It's lovely when two projects come together and Stitching the Wars and The Homeless Library were bound to feed into each other at some point- the Homeless Library was part inspired by the late greatly missed Wilf who I met at Bakewell Age UK, who shared memories of unemployed men sleeping in the ditches between the wars and the tramps walking from Bakewell Workhouse to Chapel en le Frith. During an afternoon spent with the Social Group at The Farming Life Centre, it turns out that 'tramps' where a regular sight in the countryside in the 30s and beyond.
|Tom and Bill, (Bill, sorely missed) Social Group, Farming Life Centre|
"Tramps after the war, you’d see one most days, they used to go to the local workhouse. Walk from one workhouse to another, a distance they could walk in a day. They put signs on posts to say who would look after you. They lived off their wits, they would beg a crust, lost souls
Asleep in the hedgerows
I used to take a dog with me and send him in first to check the barn, once saw a wellie sticking out of the hay barn
The hay barn near Ashford always had tramps in it.
Worried about setting fire to the barn over night from their smoking
Just passing through
Workhouses in New Mills, Babington in Belper, Bakewell and Buxton, they would break stone in the night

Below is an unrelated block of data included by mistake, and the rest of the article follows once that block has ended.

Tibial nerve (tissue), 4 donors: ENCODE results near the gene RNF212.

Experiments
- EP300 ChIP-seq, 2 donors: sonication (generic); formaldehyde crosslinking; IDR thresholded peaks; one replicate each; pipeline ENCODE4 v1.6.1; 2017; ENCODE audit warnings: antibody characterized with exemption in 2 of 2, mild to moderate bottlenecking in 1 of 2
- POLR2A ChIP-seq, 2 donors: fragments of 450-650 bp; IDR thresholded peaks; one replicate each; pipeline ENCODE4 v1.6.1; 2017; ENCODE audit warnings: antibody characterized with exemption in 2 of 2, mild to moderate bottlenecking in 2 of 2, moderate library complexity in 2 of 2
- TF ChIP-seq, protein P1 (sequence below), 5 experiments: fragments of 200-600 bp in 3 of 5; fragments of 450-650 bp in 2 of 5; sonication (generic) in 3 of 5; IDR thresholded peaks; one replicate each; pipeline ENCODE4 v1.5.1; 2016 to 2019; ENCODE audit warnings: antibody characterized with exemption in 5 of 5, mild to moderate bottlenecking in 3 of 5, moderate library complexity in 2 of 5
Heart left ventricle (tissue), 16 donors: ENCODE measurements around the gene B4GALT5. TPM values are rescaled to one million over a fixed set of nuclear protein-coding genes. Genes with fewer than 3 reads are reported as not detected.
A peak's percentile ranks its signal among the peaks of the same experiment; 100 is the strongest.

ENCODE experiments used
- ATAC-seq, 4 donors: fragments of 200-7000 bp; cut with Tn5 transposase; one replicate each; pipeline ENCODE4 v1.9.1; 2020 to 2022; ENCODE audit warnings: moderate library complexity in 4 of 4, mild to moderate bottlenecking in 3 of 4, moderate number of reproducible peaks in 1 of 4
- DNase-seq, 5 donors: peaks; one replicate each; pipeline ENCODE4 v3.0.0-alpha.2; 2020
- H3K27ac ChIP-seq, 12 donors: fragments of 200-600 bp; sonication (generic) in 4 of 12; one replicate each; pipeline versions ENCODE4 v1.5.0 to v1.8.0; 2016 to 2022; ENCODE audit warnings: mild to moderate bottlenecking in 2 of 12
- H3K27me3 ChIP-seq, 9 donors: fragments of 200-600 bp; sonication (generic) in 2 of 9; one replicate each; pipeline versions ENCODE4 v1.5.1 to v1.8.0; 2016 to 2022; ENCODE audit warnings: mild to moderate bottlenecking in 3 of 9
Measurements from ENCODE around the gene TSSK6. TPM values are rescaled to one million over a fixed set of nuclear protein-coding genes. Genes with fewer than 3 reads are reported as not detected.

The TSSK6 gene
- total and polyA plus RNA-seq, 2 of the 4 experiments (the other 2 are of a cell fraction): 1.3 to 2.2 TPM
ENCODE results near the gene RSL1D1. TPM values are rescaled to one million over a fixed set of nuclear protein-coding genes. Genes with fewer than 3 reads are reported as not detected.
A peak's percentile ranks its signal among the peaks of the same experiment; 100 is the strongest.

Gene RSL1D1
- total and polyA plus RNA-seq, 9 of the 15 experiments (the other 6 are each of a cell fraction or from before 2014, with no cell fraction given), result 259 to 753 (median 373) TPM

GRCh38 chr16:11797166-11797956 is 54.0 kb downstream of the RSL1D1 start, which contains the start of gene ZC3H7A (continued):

We would offer a crust and a cup of tea, there were markers to where you were welcome
Turnip picking, mother would produce a plate of food that was taken to the barn.
Had they had a life? Didn't they like that life? Drop out from a wealthy family?
One drew marvellous pictures.
There was a lady who lived in a tent all winter in the 40’s bottom of Sheldon Dale, in a make shift tent all winter
One came round with a pram and a gramophone, he had a big white beard, a chubby red faced man.
They used to come round sharpening scissors and knifes
You'd see a tramp every day when you were going feeding. They got a lot of help in the village.
Tramps, some ex soldiers from the 14-18 War
I’m trying to work out where they intelligent people who dropped out or the very poor? Black Harry in Baslow, in a cave up Chesterfield Road
Tramps would scare you to death, but they’d be more scared of you that the other way round."
Thanks to everyone at The Social Group at The Farming Life Centre, Derbyshire, and Helen for her marvellous note taking. I'd love to have met the chubby guy with the long white beard and jolly face, he sounds kind of familiar...